02/17/09 6:19 PM EST
Piniella delivers pep talk to Cubs
Manager reminds team that regular-season success starts in spring
By Carrie Muskat / MLB.com
Piniella delivered his spring pep talk prior to the first full-squad workout at Fitch Park. All players were present, with the exception of Kosuke Fukudome, who is training with the Japanese team for the World Baseball Classic.
The Cubs manager pointed out they had gone from a 96-loss season in 2006 to a 97-win season in 2008 and won back-to-back National League Central titles.
"[I told them], 'Don't take for granted from talking to the media that you're going to win a division and that your season is going to be defined by whether you play well in the postseason,'" Piniella said. "We won more games than anybody in the National League last year and we're going to have a target on our back. We have to be ready."
That means figuring out the best lineup combination, which will include newcomer Milton Bradley.
"He's one of the best hitters in the game when he can stay on the field," Chicago's Derrek Lee said of Bradley, who signed a three-year deal. "I like the edge he brings, the way he plays the game."
Maybe the Cubs needed that "edge" last year against the Los Angeles Dodgers, who swept Chicago in the National League Division Series?
"I think nice guys can win," Lee said. "It's a long season and some days you have that guy who's playing out there with a little bit of an edge and everyone else is dragging, it picks you up. I think it'll help us. He's such a competitor, it'll rub off on guys. He's obviously out there trying to win and do whatever it takes. I think it'll be good."
"There's nothing wrong with that," Piniella said of Bradley's edginess. "I like competitive people. The more competitive, the better."
Lee wasn't too worried about Bradley's much-replayed run-ins from his past.
"We've all seen his episodes on 'SportsCenter', but when you think about it, there's two or three of them, which is not that many," Lee said. "It kind of gets blown out of proportion. He's got a clean slate coming in here, and so far he seems like a great guy. We'll let him show us his true character."
Back to the lineup. Piniella will experiment, which includes moving Alfonso Soriano out of the leadoff spot.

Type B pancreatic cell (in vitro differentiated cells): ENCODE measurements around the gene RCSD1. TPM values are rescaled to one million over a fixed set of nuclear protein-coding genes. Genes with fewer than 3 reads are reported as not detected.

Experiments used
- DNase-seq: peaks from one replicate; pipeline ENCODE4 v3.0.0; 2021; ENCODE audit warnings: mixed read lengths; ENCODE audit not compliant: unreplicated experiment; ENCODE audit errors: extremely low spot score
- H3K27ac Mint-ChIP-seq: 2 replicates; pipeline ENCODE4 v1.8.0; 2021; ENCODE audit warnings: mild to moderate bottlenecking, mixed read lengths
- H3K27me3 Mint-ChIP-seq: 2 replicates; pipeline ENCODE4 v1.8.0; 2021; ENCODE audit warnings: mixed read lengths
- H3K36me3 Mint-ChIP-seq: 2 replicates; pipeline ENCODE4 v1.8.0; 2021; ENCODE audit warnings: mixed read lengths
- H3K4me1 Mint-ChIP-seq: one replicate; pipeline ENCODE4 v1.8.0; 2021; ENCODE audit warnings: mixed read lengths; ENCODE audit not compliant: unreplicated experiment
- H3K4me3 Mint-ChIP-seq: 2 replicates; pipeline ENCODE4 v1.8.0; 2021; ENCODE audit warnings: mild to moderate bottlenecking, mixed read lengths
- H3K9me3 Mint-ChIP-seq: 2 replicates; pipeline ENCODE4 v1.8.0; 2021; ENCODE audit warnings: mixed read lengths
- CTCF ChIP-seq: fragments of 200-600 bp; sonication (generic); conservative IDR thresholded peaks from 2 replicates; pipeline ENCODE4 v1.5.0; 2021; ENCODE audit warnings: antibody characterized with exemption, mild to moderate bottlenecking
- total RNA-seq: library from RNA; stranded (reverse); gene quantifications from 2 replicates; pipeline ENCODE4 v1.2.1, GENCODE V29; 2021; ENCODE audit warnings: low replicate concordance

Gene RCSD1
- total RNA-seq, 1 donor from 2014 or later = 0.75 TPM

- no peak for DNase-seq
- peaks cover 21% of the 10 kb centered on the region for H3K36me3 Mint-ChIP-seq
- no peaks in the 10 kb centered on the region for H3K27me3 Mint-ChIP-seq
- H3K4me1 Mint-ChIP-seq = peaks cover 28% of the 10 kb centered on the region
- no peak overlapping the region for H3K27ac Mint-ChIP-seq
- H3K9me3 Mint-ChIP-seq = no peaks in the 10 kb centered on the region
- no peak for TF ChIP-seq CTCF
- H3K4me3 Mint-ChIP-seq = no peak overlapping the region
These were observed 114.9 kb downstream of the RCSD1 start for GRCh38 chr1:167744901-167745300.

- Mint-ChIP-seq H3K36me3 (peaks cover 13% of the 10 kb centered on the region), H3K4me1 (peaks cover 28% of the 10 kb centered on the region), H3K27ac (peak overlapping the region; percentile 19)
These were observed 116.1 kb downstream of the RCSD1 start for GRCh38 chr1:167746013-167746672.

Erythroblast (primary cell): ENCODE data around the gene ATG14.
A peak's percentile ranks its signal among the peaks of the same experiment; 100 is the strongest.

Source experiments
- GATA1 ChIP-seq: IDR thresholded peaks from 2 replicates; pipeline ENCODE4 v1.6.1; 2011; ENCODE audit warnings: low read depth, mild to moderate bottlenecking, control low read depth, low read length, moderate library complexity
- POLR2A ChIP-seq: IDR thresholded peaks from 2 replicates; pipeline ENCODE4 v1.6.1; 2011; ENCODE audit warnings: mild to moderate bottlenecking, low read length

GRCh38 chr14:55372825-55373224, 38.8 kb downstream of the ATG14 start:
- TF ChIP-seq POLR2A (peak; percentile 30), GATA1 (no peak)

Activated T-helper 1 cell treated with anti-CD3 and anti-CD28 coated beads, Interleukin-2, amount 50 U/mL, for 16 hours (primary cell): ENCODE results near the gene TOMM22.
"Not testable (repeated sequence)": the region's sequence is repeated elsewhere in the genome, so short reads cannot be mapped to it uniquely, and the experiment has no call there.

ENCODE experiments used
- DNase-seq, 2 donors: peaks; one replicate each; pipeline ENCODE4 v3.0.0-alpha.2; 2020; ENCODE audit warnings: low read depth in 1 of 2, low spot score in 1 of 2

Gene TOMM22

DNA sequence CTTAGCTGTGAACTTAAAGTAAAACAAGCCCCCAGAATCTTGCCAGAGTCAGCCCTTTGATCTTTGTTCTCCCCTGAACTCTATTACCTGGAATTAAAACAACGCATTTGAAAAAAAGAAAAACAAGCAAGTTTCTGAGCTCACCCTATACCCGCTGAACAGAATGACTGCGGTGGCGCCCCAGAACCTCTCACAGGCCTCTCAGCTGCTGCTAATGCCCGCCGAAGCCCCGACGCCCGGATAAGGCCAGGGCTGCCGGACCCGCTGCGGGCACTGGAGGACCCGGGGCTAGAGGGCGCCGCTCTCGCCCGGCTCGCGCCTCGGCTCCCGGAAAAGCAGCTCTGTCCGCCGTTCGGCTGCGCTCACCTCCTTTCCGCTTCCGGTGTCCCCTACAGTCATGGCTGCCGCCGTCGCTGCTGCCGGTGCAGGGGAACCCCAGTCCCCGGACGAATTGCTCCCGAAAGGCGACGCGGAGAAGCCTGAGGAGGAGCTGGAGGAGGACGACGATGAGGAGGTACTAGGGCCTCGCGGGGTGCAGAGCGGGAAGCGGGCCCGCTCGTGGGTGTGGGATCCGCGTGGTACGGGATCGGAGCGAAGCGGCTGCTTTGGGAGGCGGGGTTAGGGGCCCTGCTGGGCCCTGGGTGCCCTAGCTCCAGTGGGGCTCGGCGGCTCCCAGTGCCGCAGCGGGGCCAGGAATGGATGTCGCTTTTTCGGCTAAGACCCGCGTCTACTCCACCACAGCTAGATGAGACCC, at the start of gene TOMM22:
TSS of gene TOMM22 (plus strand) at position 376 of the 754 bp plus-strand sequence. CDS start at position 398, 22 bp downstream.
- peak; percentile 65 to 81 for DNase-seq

"I'll bat leadoff," Lee said. "I don't care. I really don't care."
The Cubs' first baseman was a little surprised at Piniella's pledge to give regulars more days off during the season.
"I think Spring Training is a time where he's going to change his mind every day on things," Lee said of Piniella. "That's what all managers do in spring. We'll just take it day by day and try to get ready and get out of here healthy and see what happens."
Piniella admitted he doesn't have a set number of days off for players. That won't be an issue until the regular season starts. Right now, the Cubs have other matters to resolve. While thinking out loud, Piniella said he'd like to carry 14 position players and 11 pitchers if possible. The team isn't sure how to slot some players -- newcomer Aaron Miles, for example. Piniella wants to see them on the field, and the Cubs will have 39 spring games to evaluate the team.
Mike Fontenot looks strong enough to play every day. The infielder spent much of his offseason in the weight room, and has the biceps to prove it. His inspiration for the extra reps? While bow hunting, Fontenot had a tough time pulling back the bow and decided he needed to be stronger.
He could get 500 at-bats for the first time in his career with the departure of Mark DeRosa, who was traded to Cleveland. Some of the Cubs admitted they were surprised by the offseason moves.
"A little bit," Lee said. "I kind of like that. It's a sign that they're going to do whatever it takes. They're not satisfied just getting to the playoffs. They have bigger goals."
So do the fans.
"They're probably not going to trust us too much, no matter how well we do in the regular season, but that's good," Lee said. "It'll make it interesting. We know we have a good team. We'll just take it day by day this year and see what happens."
Carrie Muskat is a reporter for MLB.com. This story was not subject to the approval of Major League Baseball or its clubs.